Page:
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Saving Before Investing

2011 July 12
by Jarrod

I wrote this around 2003 as a message to new investors.  If you want to begin with the basics, you have to discuss saving before investing.  Trite but still true.  More later on this important topic.

Our distant ancestors might have invested by draining a field or building a shelter or raising children who would care for them in their old age. They sacrificed time and energy now for later benefits.  Later on, if they were able and fortunate, they might have invested in tools and customers for a trade.  Today, specialization makes it practical to translate much or all of our foregone consumption into money capital that we entrust to other people. They in turn use it to train employees, purchase equipment, design products and find customers. When we invest in anything but our own business, we merely select whose projects to back.

The basics are still there – our savings, and someone using the resources thus transferred from current consumption to create real wealth. We no longer have the same personal involvement. But as an offsetting advantage, there is much more opportunity for risk reduction through diversification in today’s world.

Why should we save? We may save to create a buffer against unemployment or ill-health. We may save for a car or a down-payment on a house.  If we have children, it is desirable to save ahead for college tuition. We may save for the capital to start a business.  Most importantly, because we can expect to live longer than our parents and their parents, we need to save for retirement.  Money should not outweigh the other ingredients of a life well lived.  But it is a significant component in an interdependent world where many desirable goods and services are obtained chiefly with interchangeable IOU’s.  We save to make sure that we have enough when we need it.

What if you are already wealthy? Then there are a new set of challenges.  But one similarity is the desire to preserve capital — and, in the face of inflation and taxes, you will be taxed on “income” and “gains” that are mere illusions when put in terms of real goods and services that can be purchased.  Today’s inflation rate, as in the 1930’s, is low, but not insignificant when compounded.  Over your lifetime, there are very likely to be periods of higher inflation rates. [This may be even truer now than it was when written, as deveeloped economy governments run huge deficits and the only way out may be to deflate the currency so as to reduce indebtedness.]

For most people, the biggest need for saving is for retirement.  The first thing most financial planners will tell the average investor is that they are not saving enough for retirement.  It is painful to recognize and deal with.  Unfortunately, the best solution is to start saving from a young age when we do not spend much time thinking about retirement. It gets harder by the time we reach middle age.  However, even if you start saving at a relatively young age, if you are in an income level where Social Security is only a modest increment to your retirement income, you need to save something on the order of 20% of  your income.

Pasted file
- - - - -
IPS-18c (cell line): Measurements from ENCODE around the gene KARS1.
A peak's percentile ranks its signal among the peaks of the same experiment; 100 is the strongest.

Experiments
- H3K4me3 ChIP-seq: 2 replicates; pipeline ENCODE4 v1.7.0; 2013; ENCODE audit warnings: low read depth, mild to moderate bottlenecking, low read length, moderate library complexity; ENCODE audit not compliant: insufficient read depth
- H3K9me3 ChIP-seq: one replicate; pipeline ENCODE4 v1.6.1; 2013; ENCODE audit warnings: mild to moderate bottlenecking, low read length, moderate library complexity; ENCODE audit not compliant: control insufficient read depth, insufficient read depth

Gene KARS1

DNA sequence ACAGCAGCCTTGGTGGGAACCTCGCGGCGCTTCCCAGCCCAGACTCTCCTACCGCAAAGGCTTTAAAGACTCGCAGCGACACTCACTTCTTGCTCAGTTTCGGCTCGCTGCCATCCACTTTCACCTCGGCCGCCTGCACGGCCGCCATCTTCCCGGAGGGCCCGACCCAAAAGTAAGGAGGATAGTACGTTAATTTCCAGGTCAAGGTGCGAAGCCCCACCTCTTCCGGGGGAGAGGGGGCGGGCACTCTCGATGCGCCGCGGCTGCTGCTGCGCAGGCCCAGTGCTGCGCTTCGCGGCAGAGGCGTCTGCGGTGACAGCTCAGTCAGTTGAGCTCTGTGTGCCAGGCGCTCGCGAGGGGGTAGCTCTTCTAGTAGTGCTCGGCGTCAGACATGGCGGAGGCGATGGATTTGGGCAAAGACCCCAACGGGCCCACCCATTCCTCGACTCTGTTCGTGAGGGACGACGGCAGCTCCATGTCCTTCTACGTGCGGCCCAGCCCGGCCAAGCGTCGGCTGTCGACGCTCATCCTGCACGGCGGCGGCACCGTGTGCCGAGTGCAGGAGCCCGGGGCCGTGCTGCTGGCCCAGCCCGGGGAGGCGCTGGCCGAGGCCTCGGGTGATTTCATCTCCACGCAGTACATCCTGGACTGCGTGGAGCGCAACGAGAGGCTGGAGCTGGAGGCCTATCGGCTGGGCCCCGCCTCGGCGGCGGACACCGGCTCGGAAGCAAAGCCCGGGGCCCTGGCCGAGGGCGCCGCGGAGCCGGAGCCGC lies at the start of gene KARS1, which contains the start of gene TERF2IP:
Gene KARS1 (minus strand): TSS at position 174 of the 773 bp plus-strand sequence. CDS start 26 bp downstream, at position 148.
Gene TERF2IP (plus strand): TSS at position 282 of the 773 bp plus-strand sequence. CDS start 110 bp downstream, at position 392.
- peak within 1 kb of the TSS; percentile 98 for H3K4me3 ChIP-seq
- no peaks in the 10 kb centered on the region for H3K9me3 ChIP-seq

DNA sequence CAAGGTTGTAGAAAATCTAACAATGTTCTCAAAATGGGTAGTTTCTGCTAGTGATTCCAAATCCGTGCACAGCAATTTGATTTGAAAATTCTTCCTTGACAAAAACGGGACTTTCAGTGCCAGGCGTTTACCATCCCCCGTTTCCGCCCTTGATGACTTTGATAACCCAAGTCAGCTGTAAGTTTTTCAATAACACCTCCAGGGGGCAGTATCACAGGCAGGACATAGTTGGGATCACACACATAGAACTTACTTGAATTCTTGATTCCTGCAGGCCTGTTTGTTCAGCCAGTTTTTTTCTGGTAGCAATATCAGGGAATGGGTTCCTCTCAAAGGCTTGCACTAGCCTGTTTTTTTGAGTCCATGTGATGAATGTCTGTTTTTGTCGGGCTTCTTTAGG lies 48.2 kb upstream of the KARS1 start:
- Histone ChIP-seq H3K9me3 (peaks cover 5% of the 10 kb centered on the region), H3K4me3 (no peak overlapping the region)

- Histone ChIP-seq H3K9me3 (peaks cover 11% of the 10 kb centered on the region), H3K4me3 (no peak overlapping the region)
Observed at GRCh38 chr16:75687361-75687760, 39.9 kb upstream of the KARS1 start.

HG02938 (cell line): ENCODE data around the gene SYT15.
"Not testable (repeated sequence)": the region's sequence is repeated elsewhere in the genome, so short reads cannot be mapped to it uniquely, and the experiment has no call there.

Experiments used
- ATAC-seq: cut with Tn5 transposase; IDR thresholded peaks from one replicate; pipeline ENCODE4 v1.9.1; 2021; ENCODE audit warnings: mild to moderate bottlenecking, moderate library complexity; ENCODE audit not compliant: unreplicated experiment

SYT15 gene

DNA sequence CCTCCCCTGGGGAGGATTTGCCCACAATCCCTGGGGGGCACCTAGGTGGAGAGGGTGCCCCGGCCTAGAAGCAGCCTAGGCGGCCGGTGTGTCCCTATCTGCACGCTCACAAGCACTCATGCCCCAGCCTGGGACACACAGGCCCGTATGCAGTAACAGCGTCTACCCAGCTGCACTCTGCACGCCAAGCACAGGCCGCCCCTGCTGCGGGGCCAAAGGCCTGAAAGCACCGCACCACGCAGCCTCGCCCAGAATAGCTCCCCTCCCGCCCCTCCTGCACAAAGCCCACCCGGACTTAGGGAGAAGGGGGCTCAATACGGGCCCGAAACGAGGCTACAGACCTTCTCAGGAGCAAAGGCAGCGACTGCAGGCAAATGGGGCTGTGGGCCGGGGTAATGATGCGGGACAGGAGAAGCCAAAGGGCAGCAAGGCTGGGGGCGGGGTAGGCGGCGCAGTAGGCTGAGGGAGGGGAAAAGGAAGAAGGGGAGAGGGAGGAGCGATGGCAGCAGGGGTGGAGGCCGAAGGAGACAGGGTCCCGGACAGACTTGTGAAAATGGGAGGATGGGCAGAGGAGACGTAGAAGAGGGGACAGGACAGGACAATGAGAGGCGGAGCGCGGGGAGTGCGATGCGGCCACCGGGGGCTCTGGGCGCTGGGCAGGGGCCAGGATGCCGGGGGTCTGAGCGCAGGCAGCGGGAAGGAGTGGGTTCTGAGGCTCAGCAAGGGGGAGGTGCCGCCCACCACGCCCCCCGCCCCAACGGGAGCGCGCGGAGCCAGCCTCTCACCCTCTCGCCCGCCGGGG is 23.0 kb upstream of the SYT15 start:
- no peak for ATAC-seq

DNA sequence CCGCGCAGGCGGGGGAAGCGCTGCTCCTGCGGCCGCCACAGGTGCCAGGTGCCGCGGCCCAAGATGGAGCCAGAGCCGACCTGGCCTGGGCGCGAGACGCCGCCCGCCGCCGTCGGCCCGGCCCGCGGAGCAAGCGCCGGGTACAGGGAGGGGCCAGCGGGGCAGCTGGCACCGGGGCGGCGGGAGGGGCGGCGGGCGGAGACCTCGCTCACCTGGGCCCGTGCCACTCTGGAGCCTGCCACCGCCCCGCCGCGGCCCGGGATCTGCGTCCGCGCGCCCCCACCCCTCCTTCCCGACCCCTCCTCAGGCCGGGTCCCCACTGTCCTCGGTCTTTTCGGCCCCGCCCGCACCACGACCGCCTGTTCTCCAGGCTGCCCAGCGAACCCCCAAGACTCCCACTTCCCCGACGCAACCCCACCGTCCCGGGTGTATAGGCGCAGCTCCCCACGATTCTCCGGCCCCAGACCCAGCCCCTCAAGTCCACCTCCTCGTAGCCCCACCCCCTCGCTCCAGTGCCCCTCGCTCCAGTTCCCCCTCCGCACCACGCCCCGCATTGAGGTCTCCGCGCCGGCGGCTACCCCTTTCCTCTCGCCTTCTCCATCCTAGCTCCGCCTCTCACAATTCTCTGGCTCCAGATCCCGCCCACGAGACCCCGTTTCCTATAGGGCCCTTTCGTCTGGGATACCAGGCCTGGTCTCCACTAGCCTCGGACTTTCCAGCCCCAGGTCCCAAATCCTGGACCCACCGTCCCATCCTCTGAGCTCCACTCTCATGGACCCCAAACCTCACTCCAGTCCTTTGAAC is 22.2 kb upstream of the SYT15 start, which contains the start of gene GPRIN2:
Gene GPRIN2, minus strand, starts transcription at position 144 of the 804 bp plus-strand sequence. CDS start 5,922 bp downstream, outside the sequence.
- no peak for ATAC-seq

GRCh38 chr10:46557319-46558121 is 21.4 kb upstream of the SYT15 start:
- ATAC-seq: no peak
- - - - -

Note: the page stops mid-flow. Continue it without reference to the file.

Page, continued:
This high rate of saving is exactly what many people in emerging market in Asia are doing today, but it is at least three times the rate of personal saving in the US and likely considerably more than you are saving now.

If we do not inherit considerable financial resources, if we don’t start a
successful business,
we’ll have to save from normal income, and probably more
than we are saving now. We’ll benefit from starting to save earlier, rather than waiting until our children, if any, are out of college. We’re going to need a higher rate of return than that available in risk-free bonds or bank savings accounts. Paradoxically, despite the need for better returns, we also have to avoid serious erosions of capital through risk and taxes along the way to our goal.  Easier said than done, but reality.

If we have already accumulated capital that we depend on for spending,
the analogy to saving is properly balancing spending with real income.

Investing depends on saving. Saving is deferred gratification.  But it can be satisfying in its own way.  Think of your financial resources as a reservoir.  To fill it, we have to coordinate what flows in (saving and investment returns) and what flows out (consumption spending).  There is also a feedback mechanism involved, because the rate of investment return inflow is proportional to what is already in the reservoir.  Staying with water-based analogies, saving is the primer that allows the well-pump to draw much larger quantities.